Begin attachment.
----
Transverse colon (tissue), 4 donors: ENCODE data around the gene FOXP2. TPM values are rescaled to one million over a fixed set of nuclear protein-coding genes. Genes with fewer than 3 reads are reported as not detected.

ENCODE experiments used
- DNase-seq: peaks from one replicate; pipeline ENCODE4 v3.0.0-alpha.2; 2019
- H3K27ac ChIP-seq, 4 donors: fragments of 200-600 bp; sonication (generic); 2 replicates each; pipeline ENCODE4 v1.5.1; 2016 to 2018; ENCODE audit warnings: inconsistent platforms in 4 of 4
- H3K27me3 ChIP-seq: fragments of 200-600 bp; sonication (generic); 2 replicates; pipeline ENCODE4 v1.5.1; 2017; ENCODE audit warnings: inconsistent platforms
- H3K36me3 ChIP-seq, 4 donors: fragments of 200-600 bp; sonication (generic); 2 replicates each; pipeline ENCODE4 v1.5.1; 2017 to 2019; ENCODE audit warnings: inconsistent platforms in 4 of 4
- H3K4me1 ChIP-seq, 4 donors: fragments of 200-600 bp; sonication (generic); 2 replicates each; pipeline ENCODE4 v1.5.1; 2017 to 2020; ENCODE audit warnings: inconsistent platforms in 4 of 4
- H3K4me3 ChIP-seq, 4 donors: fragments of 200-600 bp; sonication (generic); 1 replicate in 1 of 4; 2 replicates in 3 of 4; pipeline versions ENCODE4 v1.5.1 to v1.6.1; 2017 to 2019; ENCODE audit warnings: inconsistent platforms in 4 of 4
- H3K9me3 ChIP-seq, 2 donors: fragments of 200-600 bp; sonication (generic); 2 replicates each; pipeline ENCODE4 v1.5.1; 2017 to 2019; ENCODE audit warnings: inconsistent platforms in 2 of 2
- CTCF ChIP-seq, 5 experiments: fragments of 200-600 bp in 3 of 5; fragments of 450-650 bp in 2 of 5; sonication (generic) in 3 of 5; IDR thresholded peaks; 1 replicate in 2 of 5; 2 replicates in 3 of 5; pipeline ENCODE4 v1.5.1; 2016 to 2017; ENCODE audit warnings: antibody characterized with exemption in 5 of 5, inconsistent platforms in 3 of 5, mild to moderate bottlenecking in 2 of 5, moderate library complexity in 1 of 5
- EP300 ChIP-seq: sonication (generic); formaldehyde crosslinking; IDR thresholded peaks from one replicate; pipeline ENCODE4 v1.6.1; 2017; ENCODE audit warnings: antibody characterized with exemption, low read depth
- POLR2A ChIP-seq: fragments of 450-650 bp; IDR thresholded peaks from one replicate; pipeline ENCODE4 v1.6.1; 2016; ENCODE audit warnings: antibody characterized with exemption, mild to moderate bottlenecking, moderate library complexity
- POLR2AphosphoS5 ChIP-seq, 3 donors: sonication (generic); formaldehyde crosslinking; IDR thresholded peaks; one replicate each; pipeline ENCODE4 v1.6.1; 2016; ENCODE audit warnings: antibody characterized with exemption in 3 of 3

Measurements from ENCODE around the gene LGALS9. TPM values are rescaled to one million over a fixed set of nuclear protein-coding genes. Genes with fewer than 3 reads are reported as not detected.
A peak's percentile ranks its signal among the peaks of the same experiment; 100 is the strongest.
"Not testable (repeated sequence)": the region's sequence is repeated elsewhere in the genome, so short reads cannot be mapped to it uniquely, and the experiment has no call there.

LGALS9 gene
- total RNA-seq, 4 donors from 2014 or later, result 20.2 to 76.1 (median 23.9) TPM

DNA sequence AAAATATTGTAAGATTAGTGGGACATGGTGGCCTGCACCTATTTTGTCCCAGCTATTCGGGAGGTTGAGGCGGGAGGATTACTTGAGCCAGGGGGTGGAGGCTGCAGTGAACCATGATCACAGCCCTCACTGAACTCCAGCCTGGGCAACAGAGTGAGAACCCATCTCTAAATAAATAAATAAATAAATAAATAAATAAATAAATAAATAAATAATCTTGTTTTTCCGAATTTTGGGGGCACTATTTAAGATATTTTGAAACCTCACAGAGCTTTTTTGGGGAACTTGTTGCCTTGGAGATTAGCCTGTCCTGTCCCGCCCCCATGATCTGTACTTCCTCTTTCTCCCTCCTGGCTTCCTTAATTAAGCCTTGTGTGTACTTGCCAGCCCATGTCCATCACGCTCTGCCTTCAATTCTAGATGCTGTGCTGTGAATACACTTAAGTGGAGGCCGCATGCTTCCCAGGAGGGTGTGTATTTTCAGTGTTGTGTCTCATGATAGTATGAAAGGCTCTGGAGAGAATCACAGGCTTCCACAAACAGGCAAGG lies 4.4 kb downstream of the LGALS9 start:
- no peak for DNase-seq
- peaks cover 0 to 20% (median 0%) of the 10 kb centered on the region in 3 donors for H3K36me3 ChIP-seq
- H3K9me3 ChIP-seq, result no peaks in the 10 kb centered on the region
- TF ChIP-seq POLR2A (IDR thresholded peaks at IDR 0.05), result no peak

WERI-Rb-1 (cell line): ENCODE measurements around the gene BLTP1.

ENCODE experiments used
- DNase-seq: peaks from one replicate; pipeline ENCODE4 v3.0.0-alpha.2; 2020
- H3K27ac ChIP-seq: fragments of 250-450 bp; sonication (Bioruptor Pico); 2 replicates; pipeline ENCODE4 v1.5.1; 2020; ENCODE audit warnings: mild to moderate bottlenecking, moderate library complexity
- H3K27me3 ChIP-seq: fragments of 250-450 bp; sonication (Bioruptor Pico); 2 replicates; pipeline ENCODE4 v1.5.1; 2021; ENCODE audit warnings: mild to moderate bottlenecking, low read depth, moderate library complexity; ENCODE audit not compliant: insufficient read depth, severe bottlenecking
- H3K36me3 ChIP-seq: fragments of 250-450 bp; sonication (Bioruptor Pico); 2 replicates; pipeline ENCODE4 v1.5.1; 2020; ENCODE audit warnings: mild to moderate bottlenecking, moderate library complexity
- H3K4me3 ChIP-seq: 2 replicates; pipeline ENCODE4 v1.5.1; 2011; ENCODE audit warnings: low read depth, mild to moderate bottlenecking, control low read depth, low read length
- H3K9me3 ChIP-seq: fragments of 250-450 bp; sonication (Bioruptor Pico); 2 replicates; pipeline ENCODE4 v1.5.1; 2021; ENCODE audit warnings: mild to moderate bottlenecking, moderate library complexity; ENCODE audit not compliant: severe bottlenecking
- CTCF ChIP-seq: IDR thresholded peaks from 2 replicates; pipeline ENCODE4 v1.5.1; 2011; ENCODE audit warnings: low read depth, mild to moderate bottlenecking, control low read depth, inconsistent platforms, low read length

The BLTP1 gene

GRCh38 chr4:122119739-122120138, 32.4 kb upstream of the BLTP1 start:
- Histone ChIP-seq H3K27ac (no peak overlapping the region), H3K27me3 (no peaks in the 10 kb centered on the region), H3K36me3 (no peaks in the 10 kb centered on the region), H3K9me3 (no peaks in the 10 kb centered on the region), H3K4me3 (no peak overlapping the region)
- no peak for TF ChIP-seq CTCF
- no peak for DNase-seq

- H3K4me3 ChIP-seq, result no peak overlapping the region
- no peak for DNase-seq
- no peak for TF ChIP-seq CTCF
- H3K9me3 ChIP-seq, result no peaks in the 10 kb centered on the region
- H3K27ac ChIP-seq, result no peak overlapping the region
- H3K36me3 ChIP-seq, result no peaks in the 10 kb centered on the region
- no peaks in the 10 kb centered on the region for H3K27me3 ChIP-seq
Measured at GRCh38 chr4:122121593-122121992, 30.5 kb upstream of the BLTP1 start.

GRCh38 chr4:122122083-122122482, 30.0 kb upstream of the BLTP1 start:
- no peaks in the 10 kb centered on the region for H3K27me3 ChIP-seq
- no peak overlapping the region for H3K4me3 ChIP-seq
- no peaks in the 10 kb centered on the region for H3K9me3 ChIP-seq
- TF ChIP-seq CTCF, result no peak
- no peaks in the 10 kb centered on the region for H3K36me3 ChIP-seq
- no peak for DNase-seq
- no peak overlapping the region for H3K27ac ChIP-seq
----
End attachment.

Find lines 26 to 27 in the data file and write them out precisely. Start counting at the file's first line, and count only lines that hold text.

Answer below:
- DNase-seq: peaks from one replicate; pipeline ENCODE4 v3.0.0-alpha.2; 2020
- H3K27ac ChIP-seq: fragments of 250-450 bp; sonication (Bioruptor Pico); 2 replicates; pipeline ENCODE4 v1.5.1; 2020; ENCODE audit warnings: mild to moderate bottlenecking, moderate library complexity